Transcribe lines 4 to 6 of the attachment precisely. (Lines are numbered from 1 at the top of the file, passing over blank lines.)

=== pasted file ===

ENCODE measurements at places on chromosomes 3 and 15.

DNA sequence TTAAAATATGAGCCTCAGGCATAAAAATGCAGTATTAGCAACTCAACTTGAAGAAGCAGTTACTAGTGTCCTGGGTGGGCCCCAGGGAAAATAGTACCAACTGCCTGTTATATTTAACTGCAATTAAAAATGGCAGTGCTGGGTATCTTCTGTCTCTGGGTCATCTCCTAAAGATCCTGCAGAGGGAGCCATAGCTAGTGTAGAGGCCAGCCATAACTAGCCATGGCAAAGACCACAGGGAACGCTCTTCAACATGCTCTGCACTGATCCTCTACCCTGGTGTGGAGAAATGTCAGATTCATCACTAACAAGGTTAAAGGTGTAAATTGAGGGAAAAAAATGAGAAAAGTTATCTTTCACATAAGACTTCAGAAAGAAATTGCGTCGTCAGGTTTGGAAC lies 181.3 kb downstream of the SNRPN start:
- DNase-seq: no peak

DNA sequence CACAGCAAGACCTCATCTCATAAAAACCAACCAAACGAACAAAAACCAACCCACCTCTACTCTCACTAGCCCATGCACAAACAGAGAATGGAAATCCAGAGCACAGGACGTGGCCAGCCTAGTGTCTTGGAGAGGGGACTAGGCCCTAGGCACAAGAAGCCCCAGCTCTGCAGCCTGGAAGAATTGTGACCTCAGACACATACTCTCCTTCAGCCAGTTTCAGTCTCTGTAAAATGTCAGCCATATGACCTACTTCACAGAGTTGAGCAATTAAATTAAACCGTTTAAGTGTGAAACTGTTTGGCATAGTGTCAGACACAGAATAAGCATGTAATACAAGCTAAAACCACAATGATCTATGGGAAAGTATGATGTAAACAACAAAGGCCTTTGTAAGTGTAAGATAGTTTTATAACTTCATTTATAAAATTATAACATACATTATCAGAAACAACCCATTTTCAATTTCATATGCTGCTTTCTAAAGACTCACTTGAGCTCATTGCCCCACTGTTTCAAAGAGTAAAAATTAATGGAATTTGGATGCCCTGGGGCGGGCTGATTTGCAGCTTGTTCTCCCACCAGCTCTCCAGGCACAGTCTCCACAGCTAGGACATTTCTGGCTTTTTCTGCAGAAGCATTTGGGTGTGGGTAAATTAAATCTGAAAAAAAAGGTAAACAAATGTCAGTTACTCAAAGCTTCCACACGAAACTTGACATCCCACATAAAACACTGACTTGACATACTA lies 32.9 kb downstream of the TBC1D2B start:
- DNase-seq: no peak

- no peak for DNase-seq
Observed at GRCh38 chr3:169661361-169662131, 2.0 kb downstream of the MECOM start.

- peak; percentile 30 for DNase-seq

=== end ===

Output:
DNA sequence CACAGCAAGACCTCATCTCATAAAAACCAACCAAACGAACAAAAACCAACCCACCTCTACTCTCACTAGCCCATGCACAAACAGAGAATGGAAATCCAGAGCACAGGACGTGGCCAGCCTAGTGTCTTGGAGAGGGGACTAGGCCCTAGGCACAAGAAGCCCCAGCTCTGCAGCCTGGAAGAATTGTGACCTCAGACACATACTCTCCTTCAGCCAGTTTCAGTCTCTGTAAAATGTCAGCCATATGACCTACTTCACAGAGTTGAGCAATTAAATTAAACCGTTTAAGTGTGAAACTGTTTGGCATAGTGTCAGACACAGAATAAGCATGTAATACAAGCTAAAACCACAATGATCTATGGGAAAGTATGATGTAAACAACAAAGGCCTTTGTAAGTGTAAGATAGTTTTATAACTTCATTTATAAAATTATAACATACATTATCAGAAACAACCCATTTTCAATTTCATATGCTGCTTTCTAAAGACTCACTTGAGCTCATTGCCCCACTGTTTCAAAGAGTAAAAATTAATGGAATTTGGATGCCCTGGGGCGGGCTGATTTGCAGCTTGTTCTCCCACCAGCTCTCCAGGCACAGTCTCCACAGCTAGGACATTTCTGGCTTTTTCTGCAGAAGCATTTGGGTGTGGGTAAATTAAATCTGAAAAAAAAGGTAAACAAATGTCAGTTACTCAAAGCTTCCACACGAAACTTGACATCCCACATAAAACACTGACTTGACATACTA lies 32.9 kb downstream of the TBC1D2B start:
- DNase-seq: no peak

- no peak for DNase-seq